HealthDay News — A diagnosis of type 1 diabetes (T1D) is missed less frequently when patients present during childhood or adolescence, but unlike in adults, misdiagnosis in childhood is associated with an increased likelihood of diabetic ketoacidosis (DKA), according to a study published in Clinical Diabetes.
Cynthia Munoz, PhD, from the University of Southern California in Los Angeles, and colleagues used data from the T1D Exchange clinic registry to identify adults with T1D and parents of children with T1D. Overall, 2526 participants of the online survey were asked about their diagnosis experiences.
The researchers found that excessive thirst (88.1%), excessive urination (82%%), and fatigue (74.8%) were the most common symptoms at diagnosis for both children and adults with T1D. At diagnosis, two-thirds were hospitalized and 40.9% experienced DKA. Pediatric patients were more likely to be in DKA (48% vs 28.1%; relative risk, 1.71). More than two-thirds of children (68%) with a missed diagnosis of T1D experienced DKA vs 42.8% of children whose diagnosis was not missed (relative risk, 1.58). Among patients diagnosed with T1D as adults, the diagnosis was initially missed in 39% of patients, with more than three-fourths receiving an incorrect diagnosis of T2D.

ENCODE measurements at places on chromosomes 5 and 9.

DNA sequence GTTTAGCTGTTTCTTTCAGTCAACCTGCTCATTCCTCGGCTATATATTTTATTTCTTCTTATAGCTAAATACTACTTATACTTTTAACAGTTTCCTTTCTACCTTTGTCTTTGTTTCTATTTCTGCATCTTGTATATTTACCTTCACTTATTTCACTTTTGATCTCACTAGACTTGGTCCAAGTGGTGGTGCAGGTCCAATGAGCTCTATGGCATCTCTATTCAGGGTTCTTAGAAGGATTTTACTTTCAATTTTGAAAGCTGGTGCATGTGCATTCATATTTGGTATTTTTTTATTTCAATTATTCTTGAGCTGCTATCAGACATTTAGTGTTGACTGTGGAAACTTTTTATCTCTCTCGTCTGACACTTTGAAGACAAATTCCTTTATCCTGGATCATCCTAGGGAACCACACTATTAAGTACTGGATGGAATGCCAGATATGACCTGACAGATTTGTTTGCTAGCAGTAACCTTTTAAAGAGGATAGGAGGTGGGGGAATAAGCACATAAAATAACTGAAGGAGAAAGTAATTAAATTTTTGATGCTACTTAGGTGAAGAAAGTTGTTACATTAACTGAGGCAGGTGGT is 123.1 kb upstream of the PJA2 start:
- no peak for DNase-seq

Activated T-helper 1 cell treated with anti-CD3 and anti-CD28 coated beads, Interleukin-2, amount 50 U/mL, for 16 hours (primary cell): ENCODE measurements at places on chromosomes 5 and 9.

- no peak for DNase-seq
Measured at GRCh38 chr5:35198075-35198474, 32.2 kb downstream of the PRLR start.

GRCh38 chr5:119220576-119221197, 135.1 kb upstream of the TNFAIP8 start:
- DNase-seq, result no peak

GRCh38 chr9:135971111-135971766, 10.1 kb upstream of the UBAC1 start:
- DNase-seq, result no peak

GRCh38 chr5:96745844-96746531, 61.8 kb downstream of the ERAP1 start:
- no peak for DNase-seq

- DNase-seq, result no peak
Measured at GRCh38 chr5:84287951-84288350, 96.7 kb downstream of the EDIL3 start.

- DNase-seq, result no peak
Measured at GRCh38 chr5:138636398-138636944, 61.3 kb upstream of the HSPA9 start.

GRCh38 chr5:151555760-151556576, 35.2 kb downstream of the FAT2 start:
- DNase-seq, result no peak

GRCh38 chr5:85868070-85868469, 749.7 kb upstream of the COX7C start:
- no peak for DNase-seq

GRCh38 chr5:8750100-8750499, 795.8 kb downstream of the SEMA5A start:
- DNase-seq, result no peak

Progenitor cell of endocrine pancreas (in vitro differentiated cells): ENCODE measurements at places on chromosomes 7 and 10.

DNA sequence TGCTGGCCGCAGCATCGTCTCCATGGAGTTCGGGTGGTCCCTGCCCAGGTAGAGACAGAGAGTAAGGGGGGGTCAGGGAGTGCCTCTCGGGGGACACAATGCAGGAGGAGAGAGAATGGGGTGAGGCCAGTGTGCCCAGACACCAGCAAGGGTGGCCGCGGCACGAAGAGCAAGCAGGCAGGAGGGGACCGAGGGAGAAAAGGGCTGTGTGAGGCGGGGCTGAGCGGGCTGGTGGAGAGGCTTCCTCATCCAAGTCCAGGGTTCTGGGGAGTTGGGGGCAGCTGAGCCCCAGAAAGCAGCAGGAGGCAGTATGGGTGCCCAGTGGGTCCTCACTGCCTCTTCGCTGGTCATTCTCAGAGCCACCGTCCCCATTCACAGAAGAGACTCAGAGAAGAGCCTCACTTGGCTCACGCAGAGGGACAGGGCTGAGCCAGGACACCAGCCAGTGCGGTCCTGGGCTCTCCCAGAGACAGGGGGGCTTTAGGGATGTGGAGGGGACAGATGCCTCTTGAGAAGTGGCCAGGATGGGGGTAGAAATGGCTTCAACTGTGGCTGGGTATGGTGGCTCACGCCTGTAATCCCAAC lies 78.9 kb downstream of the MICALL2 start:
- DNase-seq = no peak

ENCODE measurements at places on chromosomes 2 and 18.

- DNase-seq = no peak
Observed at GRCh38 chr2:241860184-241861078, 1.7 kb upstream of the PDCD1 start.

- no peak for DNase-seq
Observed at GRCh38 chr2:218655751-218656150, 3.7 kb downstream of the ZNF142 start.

“Our retrospective online survey found that 25 percent of all participants were misdiagnosed and that misdiagnosis was associated with an 18 percent increased risk for DKA compared to those correctly diagnosed,” the authors write.
Two authors disclosed financial ties to the pharmaceutical industry.